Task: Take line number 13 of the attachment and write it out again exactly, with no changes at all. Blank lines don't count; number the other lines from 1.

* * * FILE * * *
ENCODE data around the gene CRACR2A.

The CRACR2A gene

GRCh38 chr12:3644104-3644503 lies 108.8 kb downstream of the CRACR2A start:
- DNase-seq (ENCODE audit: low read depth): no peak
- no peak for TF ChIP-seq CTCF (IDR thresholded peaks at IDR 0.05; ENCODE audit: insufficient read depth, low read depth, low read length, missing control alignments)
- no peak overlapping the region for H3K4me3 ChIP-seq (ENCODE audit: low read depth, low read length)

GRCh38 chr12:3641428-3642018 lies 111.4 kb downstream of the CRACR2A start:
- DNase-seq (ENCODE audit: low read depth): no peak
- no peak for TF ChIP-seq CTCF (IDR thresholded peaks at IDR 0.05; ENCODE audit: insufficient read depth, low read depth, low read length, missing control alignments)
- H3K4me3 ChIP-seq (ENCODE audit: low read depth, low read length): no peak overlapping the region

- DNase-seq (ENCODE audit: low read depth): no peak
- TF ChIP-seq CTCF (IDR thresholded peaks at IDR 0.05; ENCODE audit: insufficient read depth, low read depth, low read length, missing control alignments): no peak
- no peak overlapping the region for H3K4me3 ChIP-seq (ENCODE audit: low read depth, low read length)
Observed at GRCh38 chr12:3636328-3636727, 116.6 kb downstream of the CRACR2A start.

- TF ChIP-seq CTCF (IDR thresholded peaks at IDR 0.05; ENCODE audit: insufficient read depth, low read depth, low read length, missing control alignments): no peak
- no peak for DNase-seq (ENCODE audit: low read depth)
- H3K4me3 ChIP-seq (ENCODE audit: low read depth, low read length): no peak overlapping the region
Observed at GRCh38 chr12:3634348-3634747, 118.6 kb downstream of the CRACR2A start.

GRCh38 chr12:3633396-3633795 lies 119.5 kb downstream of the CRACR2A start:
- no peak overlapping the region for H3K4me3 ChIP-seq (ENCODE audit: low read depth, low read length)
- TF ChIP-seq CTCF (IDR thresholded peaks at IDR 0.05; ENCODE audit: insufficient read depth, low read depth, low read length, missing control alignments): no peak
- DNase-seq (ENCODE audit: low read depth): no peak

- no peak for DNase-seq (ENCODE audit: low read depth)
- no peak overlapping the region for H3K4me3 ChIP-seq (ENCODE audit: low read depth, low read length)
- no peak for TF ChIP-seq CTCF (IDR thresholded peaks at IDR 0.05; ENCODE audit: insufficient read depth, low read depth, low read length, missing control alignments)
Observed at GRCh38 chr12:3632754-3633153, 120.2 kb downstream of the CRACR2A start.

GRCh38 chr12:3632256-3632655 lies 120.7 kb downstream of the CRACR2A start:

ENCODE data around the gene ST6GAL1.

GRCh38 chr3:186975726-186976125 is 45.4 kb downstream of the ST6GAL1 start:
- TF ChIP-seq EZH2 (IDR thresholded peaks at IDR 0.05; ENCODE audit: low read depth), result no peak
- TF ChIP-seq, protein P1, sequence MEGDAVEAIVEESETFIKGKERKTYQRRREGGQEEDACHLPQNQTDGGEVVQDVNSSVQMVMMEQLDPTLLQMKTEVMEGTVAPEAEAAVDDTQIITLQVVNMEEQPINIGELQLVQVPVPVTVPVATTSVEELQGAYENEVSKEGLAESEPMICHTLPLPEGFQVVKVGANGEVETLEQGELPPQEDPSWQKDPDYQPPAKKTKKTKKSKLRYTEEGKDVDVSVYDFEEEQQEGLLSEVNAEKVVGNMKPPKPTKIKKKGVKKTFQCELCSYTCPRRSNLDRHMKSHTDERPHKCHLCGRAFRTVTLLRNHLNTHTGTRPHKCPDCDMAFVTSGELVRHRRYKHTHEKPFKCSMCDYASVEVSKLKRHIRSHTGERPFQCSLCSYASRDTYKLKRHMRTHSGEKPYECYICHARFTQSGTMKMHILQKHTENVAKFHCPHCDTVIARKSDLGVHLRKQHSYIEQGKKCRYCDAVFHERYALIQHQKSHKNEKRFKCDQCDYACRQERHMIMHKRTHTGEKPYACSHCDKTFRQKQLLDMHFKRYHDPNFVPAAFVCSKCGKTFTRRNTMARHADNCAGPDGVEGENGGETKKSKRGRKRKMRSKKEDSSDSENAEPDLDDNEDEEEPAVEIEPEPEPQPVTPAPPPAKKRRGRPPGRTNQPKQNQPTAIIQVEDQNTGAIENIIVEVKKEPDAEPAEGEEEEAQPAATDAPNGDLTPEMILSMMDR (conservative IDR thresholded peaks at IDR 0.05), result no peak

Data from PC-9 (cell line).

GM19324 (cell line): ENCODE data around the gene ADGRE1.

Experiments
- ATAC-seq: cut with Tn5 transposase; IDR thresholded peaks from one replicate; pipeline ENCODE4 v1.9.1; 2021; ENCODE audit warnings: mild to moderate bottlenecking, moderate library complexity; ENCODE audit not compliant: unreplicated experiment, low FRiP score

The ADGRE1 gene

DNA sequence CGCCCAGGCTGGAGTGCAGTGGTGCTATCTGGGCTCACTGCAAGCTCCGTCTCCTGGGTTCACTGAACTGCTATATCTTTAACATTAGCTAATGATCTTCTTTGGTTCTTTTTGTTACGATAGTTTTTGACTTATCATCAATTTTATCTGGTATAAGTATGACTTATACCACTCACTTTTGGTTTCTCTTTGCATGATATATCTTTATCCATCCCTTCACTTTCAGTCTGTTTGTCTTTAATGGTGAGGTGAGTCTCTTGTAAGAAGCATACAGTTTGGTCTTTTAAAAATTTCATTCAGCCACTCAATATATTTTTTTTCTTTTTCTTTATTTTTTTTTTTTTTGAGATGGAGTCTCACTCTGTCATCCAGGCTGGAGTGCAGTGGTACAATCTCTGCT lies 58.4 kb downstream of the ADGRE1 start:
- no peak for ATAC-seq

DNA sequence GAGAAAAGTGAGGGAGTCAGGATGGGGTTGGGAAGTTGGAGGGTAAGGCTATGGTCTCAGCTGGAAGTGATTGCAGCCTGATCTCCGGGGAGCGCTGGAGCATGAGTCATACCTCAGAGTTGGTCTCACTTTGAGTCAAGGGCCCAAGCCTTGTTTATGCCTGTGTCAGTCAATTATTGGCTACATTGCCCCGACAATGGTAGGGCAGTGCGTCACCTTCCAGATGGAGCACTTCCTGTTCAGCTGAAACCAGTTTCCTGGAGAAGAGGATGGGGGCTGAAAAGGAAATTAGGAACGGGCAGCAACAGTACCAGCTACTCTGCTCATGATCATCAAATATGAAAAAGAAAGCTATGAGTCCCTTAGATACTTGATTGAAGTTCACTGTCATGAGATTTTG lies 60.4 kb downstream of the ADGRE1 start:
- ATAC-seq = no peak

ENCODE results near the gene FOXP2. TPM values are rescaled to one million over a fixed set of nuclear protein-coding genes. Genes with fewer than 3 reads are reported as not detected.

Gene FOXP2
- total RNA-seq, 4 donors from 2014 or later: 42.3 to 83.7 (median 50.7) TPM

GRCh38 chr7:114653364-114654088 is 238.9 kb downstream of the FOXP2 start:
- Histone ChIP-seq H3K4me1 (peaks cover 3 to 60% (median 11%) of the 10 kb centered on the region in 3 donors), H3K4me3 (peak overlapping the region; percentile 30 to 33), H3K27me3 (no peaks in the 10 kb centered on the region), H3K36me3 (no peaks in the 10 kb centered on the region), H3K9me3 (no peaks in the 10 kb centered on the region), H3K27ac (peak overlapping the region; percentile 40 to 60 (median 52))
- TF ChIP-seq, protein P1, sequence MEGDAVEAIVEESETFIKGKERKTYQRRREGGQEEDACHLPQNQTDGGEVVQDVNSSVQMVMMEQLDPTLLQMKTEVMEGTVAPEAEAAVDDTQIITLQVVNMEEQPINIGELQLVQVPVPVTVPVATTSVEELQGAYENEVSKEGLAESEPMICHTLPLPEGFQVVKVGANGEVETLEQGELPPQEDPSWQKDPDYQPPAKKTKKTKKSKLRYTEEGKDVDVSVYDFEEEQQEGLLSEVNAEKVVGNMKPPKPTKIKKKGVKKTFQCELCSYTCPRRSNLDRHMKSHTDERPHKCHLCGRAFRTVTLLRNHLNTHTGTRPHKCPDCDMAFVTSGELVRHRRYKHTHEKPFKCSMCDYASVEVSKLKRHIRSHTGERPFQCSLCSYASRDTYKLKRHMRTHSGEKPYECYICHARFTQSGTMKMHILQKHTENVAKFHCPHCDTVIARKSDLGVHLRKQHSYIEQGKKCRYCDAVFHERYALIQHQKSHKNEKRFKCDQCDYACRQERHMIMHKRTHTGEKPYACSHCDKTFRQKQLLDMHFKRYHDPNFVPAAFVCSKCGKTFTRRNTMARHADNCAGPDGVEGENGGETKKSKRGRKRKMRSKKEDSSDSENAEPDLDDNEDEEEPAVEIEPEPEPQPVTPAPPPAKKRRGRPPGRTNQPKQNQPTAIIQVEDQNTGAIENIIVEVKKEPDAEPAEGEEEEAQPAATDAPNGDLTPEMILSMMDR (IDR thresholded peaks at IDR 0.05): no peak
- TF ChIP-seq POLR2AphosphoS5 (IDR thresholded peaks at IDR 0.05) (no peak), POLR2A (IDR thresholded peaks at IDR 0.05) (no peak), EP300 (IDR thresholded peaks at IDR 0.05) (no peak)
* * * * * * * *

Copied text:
- no peak overlapping the region for H3K4me3 ChIP-seq (ENCODE audit: low read depth, low read length)